Rush Plus to mess up agency's on-time performance data

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Local,DC,Maryland,Virginia,Transportation,Kytja Weir

The Rush Plus change affecting every Metro line but the Red Line beginning Monday will mess up how Metro calculates if trains are on time, according to the transit agency.

Metro is planning on making a major shift in how it runs trains, putting some Blue Line trains during rush periods onto the Yellow Line tracks to make way for the coming Silver Line. That, in turn, will cause a ripple effect on the Orange, Yellow and Green lines.

The change in service will create uneven wait times between trains. The staggered timing means that the agency's on-time performance will "incorrectly decline," according to a Metro report slated to be presented to board members Thursday.

Glossy brochure part of $400k info campaign
Metro has been trying to get the word out to riders that Rush Plus will begin on Monday, hoping to mitigate confusion when it starts rerouting some Blue and Orange line trains. Among the efforts: a glossy, heavy stock square pamphlet.
Riders have complained that it is not informative and serves better duty as a drink coaster. The five-sheet fold-out does not spell out that riders will need to look at the destination of their train, not just their color, as Blue Line trains runs on Green and Yellow tracks and Orange Lines run on Blue ones. It also does not explain exactly where Blue Line riders will be losing out on service (answer: between Pentagon and L'Enfant Plaza if they don't want to transfer).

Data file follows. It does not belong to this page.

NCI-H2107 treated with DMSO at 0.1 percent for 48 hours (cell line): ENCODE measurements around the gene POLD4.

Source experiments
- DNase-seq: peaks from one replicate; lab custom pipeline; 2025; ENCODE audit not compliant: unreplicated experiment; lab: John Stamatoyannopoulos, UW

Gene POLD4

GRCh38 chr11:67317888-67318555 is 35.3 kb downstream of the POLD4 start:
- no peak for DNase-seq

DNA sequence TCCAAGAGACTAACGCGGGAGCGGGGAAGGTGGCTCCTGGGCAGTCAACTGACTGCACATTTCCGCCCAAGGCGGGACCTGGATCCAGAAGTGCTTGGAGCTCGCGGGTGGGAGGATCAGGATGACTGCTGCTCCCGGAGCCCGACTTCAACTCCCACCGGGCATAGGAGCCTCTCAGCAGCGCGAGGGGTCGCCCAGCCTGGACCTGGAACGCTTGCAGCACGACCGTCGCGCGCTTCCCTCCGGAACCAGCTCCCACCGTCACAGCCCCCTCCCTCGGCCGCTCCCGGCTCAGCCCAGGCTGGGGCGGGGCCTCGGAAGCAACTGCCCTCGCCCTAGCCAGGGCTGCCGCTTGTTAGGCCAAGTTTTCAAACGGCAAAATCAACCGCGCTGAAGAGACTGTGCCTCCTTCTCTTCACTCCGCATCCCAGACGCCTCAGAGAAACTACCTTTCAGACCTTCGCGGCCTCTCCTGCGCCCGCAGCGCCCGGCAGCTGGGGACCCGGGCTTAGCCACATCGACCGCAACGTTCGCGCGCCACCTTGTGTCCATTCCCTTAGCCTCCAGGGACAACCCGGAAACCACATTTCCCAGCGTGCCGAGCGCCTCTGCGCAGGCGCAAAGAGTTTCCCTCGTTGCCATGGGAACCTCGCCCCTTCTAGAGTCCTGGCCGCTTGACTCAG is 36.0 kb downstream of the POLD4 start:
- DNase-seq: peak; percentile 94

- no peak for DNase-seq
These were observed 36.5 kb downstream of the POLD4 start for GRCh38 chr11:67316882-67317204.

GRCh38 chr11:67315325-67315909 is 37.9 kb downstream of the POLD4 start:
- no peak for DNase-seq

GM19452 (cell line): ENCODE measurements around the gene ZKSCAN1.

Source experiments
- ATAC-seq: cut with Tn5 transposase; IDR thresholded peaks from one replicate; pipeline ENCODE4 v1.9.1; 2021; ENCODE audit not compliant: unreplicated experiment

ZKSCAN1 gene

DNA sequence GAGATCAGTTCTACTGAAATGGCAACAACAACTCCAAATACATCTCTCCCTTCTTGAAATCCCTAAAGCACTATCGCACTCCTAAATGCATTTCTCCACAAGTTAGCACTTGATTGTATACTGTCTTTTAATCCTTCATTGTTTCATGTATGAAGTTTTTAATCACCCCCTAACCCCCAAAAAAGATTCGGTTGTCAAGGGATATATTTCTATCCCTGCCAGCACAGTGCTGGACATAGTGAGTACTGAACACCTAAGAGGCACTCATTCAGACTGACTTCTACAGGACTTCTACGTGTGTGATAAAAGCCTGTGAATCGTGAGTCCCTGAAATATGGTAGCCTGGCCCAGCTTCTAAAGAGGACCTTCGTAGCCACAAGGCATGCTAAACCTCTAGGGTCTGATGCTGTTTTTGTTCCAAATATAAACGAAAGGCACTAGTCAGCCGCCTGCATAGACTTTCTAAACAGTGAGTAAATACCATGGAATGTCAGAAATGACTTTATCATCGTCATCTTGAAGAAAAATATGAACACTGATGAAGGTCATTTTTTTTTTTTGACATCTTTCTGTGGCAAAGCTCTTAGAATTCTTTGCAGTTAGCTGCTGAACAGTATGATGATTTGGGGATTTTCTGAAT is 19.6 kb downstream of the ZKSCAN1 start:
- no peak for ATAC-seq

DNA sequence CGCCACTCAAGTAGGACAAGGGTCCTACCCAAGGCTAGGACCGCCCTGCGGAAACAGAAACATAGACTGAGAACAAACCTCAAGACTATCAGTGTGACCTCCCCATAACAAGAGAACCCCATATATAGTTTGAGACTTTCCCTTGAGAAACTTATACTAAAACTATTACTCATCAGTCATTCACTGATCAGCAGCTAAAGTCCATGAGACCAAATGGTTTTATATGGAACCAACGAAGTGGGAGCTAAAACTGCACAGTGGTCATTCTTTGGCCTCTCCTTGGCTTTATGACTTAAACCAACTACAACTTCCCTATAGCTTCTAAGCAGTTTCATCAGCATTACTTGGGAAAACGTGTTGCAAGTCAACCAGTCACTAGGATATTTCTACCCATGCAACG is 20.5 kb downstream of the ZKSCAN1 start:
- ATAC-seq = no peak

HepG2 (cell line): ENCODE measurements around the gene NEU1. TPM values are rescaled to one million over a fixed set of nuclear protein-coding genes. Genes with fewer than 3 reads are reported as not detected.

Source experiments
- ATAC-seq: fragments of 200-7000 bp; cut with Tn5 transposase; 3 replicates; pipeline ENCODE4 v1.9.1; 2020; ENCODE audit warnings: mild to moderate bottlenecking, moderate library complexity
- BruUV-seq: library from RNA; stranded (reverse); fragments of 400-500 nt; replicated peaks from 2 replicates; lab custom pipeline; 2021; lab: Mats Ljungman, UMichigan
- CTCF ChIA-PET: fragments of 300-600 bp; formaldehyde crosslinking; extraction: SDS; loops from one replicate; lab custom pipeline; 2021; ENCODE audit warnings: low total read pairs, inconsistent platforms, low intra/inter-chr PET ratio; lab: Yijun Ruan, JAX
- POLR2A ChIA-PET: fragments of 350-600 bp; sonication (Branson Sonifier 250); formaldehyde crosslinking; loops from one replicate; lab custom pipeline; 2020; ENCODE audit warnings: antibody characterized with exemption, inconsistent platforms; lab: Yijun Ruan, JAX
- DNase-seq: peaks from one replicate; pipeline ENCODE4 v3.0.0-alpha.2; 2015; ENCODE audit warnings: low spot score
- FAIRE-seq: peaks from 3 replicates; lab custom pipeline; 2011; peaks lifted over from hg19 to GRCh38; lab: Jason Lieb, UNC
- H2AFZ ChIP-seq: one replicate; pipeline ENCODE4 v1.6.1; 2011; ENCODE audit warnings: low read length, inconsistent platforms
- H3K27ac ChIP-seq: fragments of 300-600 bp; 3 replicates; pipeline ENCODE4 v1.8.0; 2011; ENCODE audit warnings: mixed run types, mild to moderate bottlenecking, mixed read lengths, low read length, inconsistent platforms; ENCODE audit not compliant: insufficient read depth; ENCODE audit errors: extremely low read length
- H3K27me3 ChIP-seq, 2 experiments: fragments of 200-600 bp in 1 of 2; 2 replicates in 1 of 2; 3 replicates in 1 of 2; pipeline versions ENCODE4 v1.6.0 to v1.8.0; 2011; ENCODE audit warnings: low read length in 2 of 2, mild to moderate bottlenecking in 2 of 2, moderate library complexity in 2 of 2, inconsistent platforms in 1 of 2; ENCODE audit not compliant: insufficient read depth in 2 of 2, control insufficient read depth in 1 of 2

Some also griped that the brochure is too fancy, suggesting that fare hikes beginning July 1 should not be used for such an expense.
So how much was the brochure? Metro does not have an exact calculation but said it is spending $165,000 on "customer communication materials" such as videos, fliers and web materials as part of the $400,000 information campaign to educate riders about the change.

Metro's on-time performance metrics are a big deal for the agency to see how well it is doing. Last year, the agency lowered the goal for trains' on-time performance from 95 percent to 90 percent in what General Manager Richard Sarles called a management tool to focus staff on making improvements.

But now, the report says, Metro needs to change the formula to compensate for what otherwise would be a drop and to "accurately reflect customer experience."

Spokeswoman Caroline Lukas declined to comment, saying Metro did not want to discuss it until the board could hear the agency's plans. - Kytja Weir

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Kytja Weir

Staff Writer - Transportation
The Washington Examiner